Which are the cleanest beaches in Mexico? Overall, the country does better than you would probably expect in swimming safety.
Testing done before Easter week in 2019 revealed only one that wasn’t safe for swimming out of 269. That one was Sayulita in Nayarit, which is currently working on a new treatment plant. In 2017 Sayulita was the second-dirtiest out of all the ones tested, with a score of 130. Time for all those wealthy expats and business owners living there to mobilize and get things moving it sounds like.
As of mid-2018, 53 beaches in Mexico had achieved the coveted Blue Flag status from the international organization Foundation for Environmental Education. The group awarded the designation to 18 more beaches in Mexico in the summer of 2018. New designations were in four states: Baja California Sur, Guerrero, Oaxaca and Quintana Roo. The most notable for tourists include several in Los Cabos and the Puerto Vallarta region on the west coast, multiple beaches from Isla Mujeres down to Bacalar on the Caribbean side. See that list here.
In preparation for Easter weekend of 2019, the Mexican government did sweeping tests of the water quality at all the popular beaches in Mexico again. Thankfully all but one came out clean enough for swimmers. Plus one that failed in recent years—Playa Hermosa in Ensenada, Baja Norte–passed the test this time.
If you want to go to a Mexican beach and be 100% confident that the water is pristine, your best bets are on the Pacific coast. Two of the top-10 (all tying with the same score) cleanest beaches in Mexico were in Campeche. One was in Quintana Roo, but far to the south. The rest were all on the Pacific Ocean or the Sea of Cortez between the west coast and the Baja Peninsula.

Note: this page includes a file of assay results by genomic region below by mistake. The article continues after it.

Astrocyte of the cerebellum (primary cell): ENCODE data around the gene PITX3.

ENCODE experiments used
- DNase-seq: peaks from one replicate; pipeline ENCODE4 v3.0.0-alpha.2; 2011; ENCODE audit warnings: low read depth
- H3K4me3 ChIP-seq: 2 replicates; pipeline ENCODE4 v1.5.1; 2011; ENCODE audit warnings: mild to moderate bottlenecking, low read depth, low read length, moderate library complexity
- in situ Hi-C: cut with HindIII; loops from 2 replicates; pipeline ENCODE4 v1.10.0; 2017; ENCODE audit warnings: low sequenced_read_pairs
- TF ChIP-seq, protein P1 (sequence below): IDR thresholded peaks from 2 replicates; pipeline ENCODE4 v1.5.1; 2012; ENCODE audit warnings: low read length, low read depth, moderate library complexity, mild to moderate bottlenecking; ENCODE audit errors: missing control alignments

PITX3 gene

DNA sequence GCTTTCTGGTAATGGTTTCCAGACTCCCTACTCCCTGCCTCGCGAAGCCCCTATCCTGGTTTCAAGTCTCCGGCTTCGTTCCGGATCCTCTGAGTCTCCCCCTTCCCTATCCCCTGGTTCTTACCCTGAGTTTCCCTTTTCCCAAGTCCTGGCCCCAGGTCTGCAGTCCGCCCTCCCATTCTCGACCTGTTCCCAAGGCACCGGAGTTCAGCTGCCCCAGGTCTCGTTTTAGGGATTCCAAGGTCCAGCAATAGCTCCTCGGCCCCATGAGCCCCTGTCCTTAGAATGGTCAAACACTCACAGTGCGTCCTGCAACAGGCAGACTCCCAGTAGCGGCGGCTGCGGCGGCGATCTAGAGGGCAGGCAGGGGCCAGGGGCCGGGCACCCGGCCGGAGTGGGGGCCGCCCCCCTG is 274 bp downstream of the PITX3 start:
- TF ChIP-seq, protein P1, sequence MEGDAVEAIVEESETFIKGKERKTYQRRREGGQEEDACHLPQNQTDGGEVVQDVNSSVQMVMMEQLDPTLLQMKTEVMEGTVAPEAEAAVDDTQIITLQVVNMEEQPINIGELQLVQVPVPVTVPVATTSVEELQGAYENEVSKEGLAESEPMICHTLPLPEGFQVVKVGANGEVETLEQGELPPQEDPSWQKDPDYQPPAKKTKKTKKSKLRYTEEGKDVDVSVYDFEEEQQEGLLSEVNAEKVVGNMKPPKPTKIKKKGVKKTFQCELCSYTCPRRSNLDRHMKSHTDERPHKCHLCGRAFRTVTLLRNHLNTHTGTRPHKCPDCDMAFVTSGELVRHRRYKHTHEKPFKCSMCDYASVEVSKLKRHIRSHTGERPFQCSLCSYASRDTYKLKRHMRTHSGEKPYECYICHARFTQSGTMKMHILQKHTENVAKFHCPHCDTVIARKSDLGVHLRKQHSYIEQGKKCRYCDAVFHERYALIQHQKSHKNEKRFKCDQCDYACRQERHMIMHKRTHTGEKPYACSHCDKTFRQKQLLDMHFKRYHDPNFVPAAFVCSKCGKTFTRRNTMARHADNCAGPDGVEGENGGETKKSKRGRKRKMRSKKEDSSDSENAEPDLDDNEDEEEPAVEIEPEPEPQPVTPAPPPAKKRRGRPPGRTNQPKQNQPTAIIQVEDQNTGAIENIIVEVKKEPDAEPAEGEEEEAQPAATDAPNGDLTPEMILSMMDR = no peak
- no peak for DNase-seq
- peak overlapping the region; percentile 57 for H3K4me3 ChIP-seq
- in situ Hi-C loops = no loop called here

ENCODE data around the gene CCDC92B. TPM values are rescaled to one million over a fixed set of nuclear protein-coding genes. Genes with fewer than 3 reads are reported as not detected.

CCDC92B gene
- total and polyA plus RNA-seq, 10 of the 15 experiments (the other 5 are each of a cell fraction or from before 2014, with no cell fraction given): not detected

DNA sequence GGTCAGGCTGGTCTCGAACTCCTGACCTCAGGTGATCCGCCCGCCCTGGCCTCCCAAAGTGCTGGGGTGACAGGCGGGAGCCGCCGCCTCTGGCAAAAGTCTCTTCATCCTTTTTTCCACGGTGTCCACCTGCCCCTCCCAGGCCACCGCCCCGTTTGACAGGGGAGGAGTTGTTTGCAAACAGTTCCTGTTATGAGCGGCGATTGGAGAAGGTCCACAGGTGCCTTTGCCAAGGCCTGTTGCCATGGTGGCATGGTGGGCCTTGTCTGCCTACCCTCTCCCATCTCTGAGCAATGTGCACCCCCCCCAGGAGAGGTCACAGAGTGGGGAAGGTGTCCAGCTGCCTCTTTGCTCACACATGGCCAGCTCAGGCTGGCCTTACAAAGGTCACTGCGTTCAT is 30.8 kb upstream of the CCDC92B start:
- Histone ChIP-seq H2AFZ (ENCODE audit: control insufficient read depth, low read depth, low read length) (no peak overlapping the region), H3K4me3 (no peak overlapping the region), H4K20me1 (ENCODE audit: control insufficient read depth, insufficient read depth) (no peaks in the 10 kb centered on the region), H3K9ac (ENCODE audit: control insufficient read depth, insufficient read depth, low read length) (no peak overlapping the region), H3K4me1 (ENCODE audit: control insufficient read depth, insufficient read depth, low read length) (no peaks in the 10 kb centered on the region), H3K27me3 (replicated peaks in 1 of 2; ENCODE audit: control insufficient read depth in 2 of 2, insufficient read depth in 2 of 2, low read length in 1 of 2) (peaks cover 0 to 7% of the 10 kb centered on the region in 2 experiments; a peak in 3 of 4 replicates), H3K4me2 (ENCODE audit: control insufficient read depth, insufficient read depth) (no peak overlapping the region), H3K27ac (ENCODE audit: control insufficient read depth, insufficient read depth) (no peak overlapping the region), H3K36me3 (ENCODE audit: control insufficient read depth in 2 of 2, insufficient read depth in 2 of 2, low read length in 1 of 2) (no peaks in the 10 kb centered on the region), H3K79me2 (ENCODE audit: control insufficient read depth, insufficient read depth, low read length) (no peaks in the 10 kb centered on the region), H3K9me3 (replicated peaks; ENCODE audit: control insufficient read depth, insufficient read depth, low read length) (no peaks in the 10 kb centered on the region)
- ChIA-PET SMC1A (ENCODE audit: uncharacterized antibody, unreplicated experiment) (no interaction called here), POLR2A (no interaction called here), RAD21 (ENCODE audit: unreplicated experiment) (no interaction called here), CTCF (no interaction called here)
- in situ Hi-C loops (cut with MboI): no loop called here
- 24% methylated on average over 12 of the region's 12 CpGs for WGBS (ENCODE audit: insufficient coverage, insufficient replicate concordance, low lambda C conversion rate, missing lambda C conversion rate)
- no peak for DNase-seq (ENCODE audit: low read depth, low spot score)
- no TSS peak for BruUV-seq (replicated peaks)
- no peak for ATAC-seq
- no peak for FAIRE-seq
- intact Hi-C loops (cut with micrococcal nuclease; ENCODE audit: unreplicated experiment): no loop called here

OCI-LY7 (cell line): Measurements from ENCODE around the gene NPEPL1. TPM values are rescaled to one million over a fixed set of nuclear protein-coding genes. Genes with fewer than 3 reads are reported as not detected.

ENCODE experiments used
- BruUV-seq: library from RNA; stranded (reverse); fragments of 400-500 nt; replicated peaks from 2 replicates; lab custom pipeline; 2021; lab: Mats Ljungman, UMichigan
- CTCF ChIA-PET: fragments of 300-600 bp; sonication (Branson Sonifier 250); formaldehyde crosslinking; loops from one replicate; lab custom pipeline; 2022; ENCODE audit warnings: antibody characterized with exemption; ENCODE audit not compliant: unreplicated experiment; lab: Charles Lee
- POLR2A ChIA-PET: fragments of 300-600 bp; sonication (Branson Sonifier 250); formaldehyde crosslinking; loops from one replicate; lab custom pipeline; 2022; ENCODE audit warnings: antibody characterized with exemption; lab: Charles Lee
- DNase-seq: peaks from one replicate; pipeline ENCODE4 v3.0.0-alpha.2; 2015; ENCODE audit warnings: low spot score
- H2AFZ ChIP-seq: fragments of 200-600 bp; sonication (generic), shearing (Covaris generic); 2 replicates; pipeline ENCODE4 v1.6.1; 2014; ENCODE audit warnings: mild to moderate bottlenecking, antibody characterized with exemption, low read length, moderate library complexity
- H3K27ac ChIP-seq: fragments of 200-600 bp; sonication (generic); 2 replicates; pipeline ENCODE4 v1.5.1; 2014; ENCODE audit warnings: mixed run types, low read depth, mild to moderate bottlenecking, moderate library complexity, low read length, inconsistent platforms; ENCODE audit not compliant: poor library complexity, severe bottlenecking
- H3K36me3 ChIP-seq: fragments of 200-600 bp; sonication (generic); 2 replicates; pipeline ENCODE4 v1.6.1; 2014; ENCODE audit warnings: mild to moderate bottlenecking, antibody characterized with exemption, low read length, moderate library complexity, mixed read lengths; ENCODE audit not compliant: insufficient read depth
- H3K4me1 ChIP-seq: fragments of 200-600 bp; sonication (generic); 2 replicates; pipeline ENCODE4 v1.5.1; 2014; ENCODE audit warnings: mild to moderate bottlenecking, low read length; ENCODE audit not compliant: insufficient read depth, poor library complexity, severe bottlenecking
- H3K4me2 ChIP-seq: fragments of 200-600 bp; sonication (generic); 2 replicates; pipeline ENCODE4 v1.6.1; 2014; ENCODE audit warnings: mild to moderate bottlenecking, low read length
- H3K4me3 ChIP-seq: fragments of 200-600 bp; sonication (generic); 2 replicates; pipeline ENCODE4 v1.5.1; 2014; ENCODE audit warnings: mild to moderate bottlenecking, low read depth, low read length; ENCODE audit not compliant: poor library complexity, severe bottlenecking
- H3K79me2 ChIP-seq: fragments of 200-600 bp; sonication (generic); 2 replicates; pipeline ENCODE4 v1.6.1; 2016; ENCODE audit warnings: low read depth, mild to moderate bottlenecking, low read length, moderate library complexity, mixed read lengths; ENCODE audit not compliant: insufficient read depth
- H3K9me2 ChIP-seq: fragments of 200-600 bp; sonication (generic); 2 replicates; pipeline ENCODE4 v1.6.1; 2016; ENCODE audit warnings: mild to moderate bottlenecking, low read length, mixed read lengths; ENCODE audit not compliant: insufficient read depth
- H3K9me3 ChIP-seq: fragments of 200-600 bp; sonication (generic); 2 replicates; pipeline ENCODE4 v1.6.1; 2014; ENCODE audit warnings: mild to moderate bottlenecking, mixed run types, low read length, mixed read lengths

Of the big resort areas, Puerto Vallarta came out on top, with its main beach area and the Nuevo Vallarta one both getting into the top-10 cleanest beaches.
According to the 2017 tests, these were the 10 cleanest beaches in Mexico:
Zipolite, Puerto Ángel, Oaxaca, 10
Zicatela, Puerto Escondido, Oaxaca, 10
La Paz, Loreto, Los Cabos, Baja California Sur, 10
Bahía Kino, Guaymas, Huatabampo, Puerto Peñasco, San Luis Río Colorado, Sonora, 10
Nuevo Vallarta and Bucerías, Nayarit, 10
Puerto Vallarta, Jalisco, 10
Cárdenas, Centla, Paraíso, Tabasco, 10
Ciudad del Carmen, Campeche, all beaches, 10
Champotón, Kalkiní, Campeche, 10
Othon P. Blanco, Quintana Roo, 10
As you may have noticed, they all tied, so I took out the number order. The “10” in that score is the measure of enterococcus fecal bacteria levels. “If the count is over 200 per 100 milliliters of water, swimming is deemed unsafe.” Figure if it’s only 10, it’s probably at the same level it would have been in ancient times just from what’s running down from the pastures in the mountains.
In 2018 the report was much more general. It just divided the top-10 by state and cast a wider net on the beaches–“Los Cabos” encompasses 20+ miles of beaches, so that seems a bit sloppy. It came out like this:
Baja California: Ensenada, Rosarito and San Felipe
Baja California Sur: La Paz and Los Cabos
Campeche: Ciudad del Carmen, Campeche, Champotón, and Kalkiní
Chiapas: Tonalá and Tapachula
Jalisco: All the Puerto Vallarta beaches
Tamaulipas: Ciudad Madero, Matamoros, and Soto la Marina
In 2019, the report left out the cleanest and instead listed the 10 dirtiest beaches. Though all but Sayulita were deemed “safe enough,” some are dangerously close to the line. The good news is, for foreign visitors, that most of the low-scoring beaches are not places that would be on your radar. Some of the ten worst were in parts of Sonora, Veracruz, and Colima that few foreigners visit and two were in Acapulco, which has become mostly a domestic tourism destination now. Puerto Escondido had two on the list though and so did two in Playa Mujeres, near Cancun. See the full list here.
For where to swim in the place where it’s hardest to swim, see this related post on the best swimmable beaches of Cabo in Baja.
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